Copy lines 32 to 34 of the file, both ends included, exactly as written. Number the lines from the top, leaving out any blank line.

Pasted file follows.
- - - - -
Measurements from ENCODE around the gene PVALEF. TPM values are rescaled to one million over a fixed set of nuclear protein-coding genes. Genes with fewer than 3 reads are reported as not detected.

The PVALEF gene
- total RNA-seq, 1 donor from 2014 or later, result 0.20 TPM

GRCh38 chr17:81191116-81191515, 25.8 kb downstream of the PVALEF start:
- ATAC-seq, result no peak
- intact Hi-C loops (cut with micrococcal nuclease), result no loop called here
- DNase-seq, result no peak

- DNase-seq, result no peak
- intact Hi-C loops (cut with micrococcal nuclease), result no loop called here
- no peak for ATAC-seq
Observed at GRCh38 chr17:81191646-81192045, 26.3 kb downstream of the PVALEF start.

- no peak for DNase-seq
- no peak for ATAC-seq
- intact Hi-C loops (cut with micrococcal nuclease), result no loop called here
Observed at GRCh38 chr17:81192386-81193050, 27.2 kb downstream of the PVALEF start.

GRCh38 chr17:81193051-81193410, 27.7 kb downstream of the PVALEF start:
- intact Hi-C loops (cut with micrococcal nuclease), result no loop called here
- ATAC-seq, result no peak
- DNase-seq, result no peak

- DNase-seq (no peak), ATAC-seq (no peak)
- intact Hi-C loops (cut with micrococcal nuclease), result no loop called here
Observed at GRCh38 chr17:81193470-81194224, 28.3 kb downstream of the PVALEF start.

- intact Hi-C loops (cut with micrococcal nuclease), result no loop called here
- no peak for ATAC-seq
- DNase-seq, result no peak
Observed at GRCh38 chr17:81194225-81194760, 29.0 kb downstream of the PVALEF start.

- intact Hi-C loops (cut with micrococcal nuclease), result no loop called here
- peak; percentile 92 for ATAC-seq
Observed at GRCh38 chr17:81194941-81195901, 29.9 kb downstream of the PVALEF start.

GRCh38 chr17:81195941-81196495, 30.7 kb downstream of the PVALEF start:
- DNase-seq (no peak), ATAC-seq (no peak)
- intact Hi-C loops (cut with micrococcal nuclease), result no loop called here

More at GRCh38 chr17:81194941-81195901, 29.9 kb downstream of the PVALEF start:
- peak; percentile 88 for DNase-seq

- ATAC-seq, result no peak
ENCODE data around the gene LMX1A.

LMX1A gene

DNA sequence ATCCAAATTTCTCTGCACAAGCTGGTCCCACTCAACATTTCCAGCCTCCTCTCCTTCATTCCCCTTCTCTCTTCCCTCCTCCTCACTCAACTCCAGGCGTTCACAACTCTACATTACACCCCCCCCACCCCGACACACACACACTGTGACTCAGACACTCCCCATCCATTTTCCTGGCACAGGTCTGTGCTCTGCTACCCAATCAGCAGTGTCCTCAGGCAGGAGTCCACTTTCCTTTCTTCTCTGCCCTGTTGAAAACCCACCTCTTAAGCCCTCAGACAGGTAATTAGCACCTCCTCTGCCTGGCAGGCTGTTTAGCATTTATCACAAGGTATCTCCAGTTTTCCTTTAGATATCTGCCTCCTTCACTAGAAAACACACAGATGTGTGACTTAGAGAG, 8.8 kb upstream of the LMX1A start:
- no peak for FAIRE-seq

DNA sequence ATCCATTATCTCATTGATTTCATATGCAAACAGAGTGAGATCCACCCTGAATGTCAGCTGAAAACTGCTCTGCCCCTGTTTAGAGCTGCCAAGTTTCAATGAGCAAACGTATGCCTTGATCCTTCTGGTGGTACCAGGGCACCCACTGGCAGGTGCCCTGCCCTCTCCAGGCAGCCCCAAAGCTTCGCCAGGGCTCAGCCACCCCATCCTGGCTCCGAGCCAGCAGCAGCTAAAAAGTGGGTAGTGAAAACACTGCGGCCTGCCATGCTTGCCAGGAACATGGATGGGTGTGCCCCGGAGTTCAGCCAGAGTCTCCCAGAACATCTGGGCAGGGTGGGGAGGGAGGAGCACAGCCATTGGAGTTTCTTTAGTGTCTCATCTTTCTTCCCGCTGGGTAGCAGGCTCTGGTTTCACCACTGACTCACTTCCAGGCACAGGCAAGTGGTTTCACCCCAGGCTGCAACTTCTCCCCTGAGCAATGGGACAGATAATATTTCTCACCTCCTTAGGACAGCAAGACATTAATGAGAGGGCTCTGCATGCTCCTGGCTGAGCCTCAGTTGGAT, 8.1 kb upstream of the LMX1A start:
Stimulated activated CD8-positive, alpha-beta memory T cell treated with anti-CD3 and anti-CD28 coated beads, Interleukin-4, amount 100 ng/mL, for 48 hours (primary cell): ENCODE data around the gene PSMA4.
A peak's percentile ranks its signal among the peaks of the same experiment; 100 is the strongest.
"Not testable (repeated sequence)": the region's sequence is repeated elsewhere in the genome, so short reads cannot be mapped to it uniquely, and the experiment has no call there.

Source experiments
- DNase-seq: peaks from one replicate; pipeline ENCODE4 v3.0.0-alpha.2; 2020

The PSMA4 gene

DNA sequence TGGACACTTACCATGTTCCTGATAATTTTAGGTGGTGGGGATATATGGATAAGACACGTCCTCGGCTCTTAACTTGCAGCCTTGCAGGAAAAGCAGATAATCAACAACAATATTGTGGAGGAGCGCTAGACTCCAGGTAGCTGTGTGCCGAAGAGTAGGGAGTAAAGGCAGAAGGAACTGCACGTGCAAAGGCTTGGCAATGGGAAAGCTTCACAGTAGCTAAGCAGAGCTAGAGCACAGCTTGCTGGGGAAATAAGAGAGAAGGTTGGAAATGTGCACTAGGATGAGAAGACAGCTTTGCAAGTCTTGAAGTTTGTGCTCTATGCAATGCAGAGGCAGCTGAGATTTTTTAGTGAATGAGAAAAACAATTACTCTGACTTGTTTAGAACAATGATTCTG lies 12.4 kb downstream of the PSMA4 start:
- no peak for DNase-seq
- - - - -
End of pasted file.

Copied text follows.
- intact Hi-C loops (cut with micrococcal nuclease), result no loop called here

More at GRCh38 chr17:81194941-81195901, 29.9 kb downstream of the PVALEF start:
- peak; percentile 88 for DNase-seq